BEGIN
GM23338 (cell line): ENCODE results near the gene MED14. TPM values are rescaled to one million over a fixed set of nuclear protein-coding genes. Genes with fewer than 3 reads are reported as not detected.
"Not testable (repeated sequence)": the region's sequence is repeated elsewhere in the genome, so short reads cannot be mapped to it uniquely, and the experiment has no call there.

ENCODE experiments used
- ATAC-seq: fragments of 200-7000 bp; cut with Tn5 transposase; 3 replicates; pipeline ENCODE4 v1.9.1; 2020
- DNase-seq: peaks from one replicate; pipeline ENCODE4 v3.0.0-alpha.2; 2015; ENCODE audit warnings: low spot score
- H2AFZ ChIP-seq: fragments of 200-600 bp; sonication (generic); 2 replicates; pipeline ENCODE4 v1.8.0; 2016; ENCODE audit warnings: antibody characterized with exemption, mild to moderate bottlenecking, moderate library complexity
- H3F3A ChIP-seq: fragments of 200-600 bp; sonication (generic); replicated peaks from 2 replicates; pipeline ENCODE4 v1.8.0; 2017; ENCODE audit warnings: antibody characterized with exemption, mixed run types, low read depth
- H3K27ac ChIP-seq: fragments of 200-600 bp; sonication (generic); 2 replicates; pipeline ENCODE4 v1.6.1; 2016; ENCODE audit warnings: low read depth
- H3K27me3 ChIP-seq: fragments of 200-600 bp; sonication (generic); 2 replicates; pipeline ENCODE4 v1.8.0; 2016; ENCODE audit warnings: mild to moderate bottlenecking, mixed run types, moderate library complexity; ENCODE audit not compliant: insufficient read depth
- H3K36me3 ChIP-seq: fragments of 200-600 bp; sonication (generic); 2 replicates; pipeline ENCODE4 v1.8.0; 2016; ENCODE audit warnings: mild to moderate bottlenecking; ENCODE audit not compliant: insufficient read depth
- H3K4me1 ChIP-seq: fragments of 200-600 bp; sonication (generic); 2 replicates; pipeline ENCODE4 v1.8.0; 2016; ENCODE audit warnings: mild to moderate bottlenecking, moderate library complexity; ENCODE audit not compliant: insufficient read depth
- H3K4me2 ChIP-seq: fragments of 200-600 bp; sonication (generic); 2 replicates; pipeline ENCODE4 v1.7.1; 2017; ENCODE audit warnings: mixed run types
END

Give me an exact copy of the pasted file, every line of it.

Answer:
GM23338 (cell line): ENCODE results near the gene MED14. TPM values are rescaled to one million over a fixed set of nuclear protein-coding genes. Genes with fewer than 3 reads are reported as not detected.
"Not testable (repeated sequence)": the region's sequence is repeated elsewhere in the genome, so short reads cannot be mapped to it uniquely, and the experiment has no call there.

ENCODE experiments used
- ATAC-seq: fragments of 200-7000 bp; cut with Tn5 transposase; 3 replicates; pipeline ENCODE4 v1.9.1; 2020
- DNase-seq: peaks from one replicate; pipeline ENCODE4 v3.0.0-alpha.2; 2015; ENCODE audit warnings: low spot score
- H2AFZ ChIP-seq: fragments of 200-600 bp; sonication (generic); 2 replicates; pipeline ENCODE4 v1.8.0; 2016; ENCODE audit warnings: antibody characterized with exemption, mild to moderate bottlenecking, moderate library complexity
- H3F3A ChIP-seq: fragments of 200-600 bp; sonication (generic); replicated peaks from 2 replicates; pipeline ENCODE4 v1.8.0; 2017; ENCODE audit warnings: antibody characterized with exemption, mixed run types, low read depth
- H3K27ac ChIP-seq: fragments of 200-600 bp; sonication (generic); 2 replicates; pipeline ENCODE4 v1.6.1; 2016; ENCODE audit warnings: low read depth
- H3K27me3 ChIP-seq: fragments of 200-600 bp; sonication (generic); 2 replicates; pipeline ENCODE4 v1.8.0; 2016; ENCODE audit warnings: mild to moderate bottlenecking, mixed run types, moderate library complexity; ENCODE audit not compliant: insufficient read depth
- H3K36me3 ChIP-seq: fragments of 200-600 bp; sonication (generic); 2 replicates; pipeline ENCODE4 v1.8.0; 2016; ENCODE audit warnings: mild to moderate bottlenecking; ENCODE audit not compliant: insufficient read depth
- H3K4me1 ChIP-seq: fragments of 200-600 bp; sonication (generic); 2 replicates; pipeline ENCODE4 v1.8.0; 2016; ENCODE audit warnings: mild to moderate bottlenecking, moderate library complexity; ENCODE audit not compliant: insufficient read depth
- H3K4me2 ChIP-seq: fragments of 200-600 bp; sonication (generic); 2 replicates; pipeline ENCODE4 v1.7.1; 2017; ENCODE audit warnings: mixed run types